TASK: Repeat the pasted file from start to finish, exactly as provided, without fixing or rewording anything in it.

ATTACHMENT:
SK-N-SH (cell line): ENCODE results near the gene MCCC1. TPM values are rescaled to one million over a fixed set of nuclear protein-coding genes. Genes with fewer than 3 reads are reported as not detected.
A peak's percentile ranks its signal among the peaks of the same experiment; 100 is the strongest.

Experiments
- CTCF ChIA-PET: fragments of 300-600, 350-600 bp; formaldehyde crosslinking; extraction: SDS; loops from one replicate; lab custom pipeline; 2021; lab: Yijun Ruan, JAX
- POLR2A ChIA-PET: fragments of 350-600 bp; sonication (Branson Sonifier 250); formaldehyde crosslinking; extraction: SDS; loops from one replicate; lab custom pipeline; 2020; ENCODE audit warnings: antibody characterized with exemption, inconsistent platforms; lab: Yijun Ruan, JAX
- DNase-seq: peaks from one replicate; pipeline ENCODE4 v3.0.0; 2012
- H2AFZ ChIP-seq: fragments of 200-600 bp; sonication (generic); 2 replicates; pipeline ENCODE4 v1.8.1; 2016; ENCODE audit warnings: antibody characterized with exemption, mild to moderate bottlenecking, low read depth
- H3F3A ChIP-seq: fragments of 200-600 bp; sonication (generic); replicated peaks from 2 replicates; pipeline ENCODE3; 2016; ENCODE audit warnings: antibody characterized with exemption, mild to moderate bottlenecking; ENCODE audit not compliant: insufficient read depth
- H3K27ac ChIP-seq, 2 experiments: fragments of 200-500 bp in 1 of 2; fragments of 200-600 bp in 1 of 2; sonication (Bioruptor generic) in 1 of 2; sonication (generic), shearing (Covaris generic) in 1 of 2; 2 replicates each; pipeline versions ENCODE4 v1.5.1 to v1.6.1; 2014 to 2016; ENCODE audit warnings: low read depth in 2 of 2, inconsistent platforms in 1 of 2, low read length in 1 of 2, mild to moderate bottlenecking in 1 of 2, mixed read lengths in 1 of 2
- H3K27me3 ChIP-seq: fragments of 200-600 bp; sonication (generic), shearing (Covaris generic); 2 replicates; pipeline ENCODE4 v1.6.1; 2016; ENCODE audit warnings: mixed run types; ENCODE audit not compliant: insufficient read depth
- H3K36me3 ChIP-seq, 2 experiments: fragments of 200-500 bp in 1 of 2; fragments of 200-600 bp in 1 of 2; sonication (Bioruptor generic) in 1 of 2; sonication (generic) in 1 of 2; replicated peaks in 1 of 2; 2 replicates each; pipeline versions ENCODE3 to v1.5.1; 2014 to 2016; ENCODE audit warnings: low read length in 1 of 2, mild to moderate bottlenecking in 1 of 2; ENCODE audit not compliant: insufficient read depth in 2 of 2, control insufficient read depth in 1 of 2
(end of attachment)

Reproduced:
SK-N-SH (cell line): ENCODE results near the gene MCCC1. TPM values are rescaled to one million over a fixed set of nuclear protein-coding genes. Genes with fewer than 3 reads are reported as not detected.
A peak's percentile ranks its signal among the peaks of the same experiment; 100 is the strongest.

Experiments
- CTCF ChIA-PET: fragments of 300-600, 350-600 bp; formaldehyde crosslinking; extraction: SDS; loops from one replicate; lab custom pipeline; 2021; lab: Yijun Ruan, JAX
- POLR2A ChIA-PET: fragments of 350-600 bp; sonication (Branson Sonifier 250); formaldehyde crosslinking; extraction: SDS; loops from one replicate; lab custom pipeline; 2020; ENCODE audit warnings: antibody characterized with exemption, inconsistent platforms; lab: Yijun Ruan, JAX
- DNase-seq: peaks from one replicate; pipeline ENCODE4 v3.0.0; 2012
- H2AFZ ChIP-seq: fragments of 200-600 bp; sonication (generic); 2 replicates; pipeline ENCODE4 v1.8.1; 2016; ENCODE audit warnings: antibody characterized with exemption, mild to moderate bottlenecking, low read depth
- H3F3A ChIP-seq: fragments of 200-600 bp; sonication (generic); replicated peaks from 2 replicates; pipeline ENCODE3; 2016; ENCODE audit warnings: antibody characterized with exemption, mild to moderate bottlenecking; ENCODE audit not compliant: insufficient read depth
- H3K27ac ChIP-seq, 2 experiments: fragments of 200-500 bp in 1 of 2; fragments of 200-600 bp in 1 of 2; sonication (Bioruptor generic) in 1 of 2; sonication (generic), shearing (Covaris generic) in 1 of 2; 2 replicates each; pipeline versions ENCODE4 v1.5.1 to v1.6.1; 2014 to 2016; ENCODE audit warnings: low read depth in 2 of 2, inconsistent platforms in 1 of 2, low read length in 1 of 2, mild to moderate bottlenecking in 1 of 2, mixed read lengths in 1 of 2
- H3K27me3 ChIP-seq: fragments of 200-600 bp; sonication (generic), shearing (Covaris generic); 2 replicates; pipeline ENCODE4 v1.6.1; 2016; ENCODE audit warnings: mixed run types; ENCODE audit not compliant: insufficient read depth
- H3K36me3 ChIP-seq, 2 experiments: fragments of 200-500 bp in 1 of 2; fragments of 200-600 bp in 1 of 2; sonication (Bioruptor generic) in 1 of 2; sonication (generic) in 1 of 2; replicated peaks in 1 of 2; 2 replicates each; pipeline versions ENCODE3 to v1.5.1; 2014 to 2016; ENCODE audit warnings: low read length in 1 of 2, mild to moderate bottlenecking in 1 of 2; ENCODE audit not compliant: insufficient read depth in 2 of 2, control insufficient read depth in 1 of 2